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One of the first questions I ask patients with the cold or flu is "have you broken a sweat?" Whenever we find ourselves fighting a serious pathogen, our body reacts by raising its internal temperature in an effort to burn out the invader. The sooner the fever comes on, the quicker the pathogen is killed, and the closer we are to recovery. The breaking of a fever is an indicator that the fight is over.

It's important to understand that sweating due to an internal metabolic increase is different than sweating in the way that’s designed to cool you down on a treadmill. Gym sweat is transient, short-lived, and the energy it takes to produce the sweat leaves your internal resources depleted. Certain foods have a thermogenic quality to them and can raise our internal temperatures via how they metabolically interact with our body. There are a few steps you can take, including eating the right ingredients, to help your fever along:

 

BREAKING A SWEAT WHEN SICK IS AN EASY 3-STEP PROCESS:

  1. Eat miso soup with leeks, ginger, and garlic (see recipe below).
  2. Put on some warm pajamas and crawl under the comforter. If you're not sweating within 10 minutes, go back to step 1. 
  3. Once you sweat, it's vital to shower and put on clean clothes. You don't want to reabsorb what your body just pushed out.   

This leek & miso soup is an old herbal formula masquerading as comfort food, and it’s incredibly easy to make. The best time to eat it is in the evening when you've finally admitted to the fact you've caught a bug and have time to fall asleep after your soup sweat. 

At the beginning of each cold & flu season, roundabouts mid-October, I make this miso soup recipe and freeze it in a few different containers. That way if anyone in the house catches a case of the flu or respiratory nasties, the only prep work needed is to throw the pre-made soup in a saucepan on the stove with a lid and wait for it to warm up.  When you're sick, all you want to do is lie on the couch and whimper – the last thing anyone feels up for is making soup from scratch. Consider this recipe part of your autumn arsenal!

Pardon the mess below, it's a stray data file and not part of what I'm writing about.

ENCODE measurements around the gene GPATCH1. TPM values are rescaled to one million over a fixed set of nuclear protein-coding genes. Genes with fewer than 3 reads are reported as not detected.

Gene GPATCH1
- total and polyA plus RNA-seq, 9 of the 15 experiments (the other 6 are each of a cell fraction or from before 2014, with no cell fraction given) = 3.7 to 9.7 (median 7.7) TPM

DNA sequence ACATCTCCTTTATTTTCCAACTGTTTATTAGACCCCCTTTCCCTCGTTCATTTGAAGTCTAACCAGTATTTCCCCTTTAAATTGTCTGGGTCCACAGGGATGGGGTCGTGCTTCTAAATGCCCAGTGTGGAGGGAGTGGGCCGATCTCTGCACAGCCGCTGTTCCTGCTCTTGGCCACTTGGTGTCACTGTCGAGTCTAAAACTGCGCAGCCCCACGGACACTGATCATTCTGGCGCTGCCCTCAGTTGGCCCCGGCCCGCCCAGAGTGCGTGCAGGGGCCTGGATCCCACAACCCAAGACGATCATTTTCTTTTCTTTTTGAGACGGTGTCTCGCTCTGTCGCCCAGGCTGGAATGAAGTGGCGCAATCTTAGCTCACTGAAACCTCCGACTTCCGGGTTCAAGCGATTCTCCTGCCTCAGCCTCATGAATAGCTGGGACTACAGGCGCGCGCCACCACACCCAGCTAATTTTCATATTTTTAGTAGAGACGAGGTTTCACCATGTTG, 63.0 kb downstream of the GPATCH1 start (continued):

Bon appétit!


Leek & Miso Soup

Leeks are much larger than scallion and shouldn't be substituted.

Leeks are much larger than scallion and shouldn't be substituted.

INGREDIENTS

  • 1/2 cup miso paste
  • 4 cups chicken broth (water or veggie broth works if vegetarian / vegan; however, broth is much more effective)
  • 1 large leek (click here if this is new to you)
  • 2 cloves garlic
  • 1 large piece of ginger

PREPARATION

  • After washing the leek, cut it into bite-sized slices.
  • The garlic can be crushed or sliced, whatever is easiest for you. 
  • Peel the ginger and slice thin. 

TIME TO COOK! 

  • Pour the water or broth into a large pan to bring to a low boil. 
  • Slowly stir the miso paste in one spoonful at a time until all of it has dissolved. 
  • Once the miso paste has completely dissolved, add the leek, garlic, and ginger. 
  • Allow the entire mix to simmer at a low heat for 20 minutes.  

OPTIONAL ADDITIONS

Miso is already salty so there's no need to add salt or soy sauce. I suggest throwing in a 1/4 cup of white rice along with the leek, garlic, and ginger. It's gentle on the stomach, and the natural sweetness balances the other flavors in the soup.

If you're feeling especially weak, take an egg that's been mixed with a fork and pour it into the broth right before you eat. The egg will cook into the soup and provide you with much-needed protein. 

HAVE YOU MADE THIS SOUP FOR A COLD BEFORE? DO YOU HAVE OTHER SUGGESTIONS ON HOW TO GET YOUR SWEAT ON? WOULD LOVE TO KNOW YOUR THOUGHTS OR RECIPE ADDITIONS IN THE COMMENTS BELOW!

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